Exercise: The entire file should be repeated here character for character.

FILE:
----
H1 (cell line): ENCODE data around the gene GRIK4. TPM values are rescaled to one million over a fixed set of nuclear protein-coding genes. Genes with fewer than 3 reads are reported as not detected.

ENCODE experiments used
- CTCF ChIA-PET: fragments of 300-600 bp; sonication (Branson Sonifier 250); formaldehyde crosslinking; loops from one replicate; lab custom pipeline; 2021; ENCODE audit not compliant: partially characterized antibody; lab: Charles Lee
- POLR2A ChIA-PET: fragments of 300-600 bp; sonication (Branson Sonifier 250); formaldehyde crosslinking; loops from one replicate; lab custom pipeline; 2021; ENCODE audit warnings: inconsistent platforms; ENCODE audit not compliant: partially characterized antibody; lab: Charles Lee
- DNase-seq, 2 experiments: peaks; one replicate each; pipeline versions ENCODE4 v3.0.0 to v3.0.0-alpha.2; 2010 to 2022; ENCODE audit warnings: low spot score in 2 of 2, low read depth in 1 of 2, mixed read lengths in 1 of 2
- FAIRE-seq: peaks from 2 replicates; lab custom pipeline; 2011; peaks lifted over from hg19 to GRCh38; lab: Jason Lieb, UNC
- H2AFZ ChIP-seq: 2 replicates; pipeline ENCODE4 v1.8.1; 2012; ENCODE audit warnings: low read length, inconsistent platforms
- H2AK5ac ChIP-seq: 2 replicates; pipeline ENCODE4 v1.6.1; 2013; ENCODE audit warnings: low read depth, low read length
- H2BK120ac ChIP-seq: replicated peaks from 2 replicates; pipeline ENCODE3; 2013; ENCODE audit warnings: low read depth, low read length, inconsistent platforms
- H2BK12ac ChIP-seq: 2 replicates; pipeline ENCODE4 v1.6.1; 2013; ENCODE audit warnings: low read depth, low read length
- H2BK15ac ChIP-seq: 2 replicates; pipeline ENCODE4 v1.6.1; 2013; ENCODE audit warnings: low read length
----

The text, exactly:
H1 (cell line): ENCODE data around the gene GRIK4. TPM values are rescaled to one million over a fixed set of nuclear protein-coding genes. Genes with fewer than 3 reads are reported as not detected.

ENCODE experiments used
- CTCF ChIA-PET: fragments of 300-600 bp; sonication (Branson Sonifier 250); formaldehyde crosslinking; loops from one replicate; lab custom pipeline; 2021; ENCODE audit not compliant: partially characterized antibody; lab: Charles Lee
- POLR2A ChIA-PET: fragments of 300-600 bp; sonication (Branson Sonifier 250); formaldehyde crosslinking; loops from one replicate; lab custom pipeline; 2021; ENCODE audit warnings: inconsistent platforms; ENCODE audit not compliant: partially characterized antibody; lab: Charles Lee
- DNase-seq, 2 experiments: peaks; one replicate each; pipeline versions ENCODE4 v3.0.0 to v3.0.0-alpha.2; 2010 to 2022; ENCODE audit warnings: low spot score in 2 of 2, low read depth in 1 of 2, mixed read lengths in 1 of 2
- FAIRE-seq: peaks from 2 replicates; lab custom pipeline; 2011; peaks lifted over from hg19 to GRCh38; lab: Jason Lieb, UNC
- H2AFZ ChIP-seq: 2 replicates; pipeline ENCODE4 v1.8.1; 2012; ENCODE audit warnings: low read length, inconsistent platforms
- H2AK5ac ChIP-seq: 2 replicates; pipeline ENCODE4 v1.6.1; 2013; ENCODE audit warnings: low read depth, low read length
- H2BK120ac ChIP-seq: replicated peaks from 2 replicates; pipeline ENCODE3; 2013; ENCODE audit warnings: low read depth, low read length, inconsistent platforms
- H2BK12ac ChIP-seq: 2 replicates; pipeline ENCODE4 v1.6.1; 2013; ENCODE audit warnings: low read depth, low read length
- H2BK15ac ChIP-seq: 2 replicates; pipeline ENCODE4 v1.6.1; 2013; ENCODE audit warnings: low read length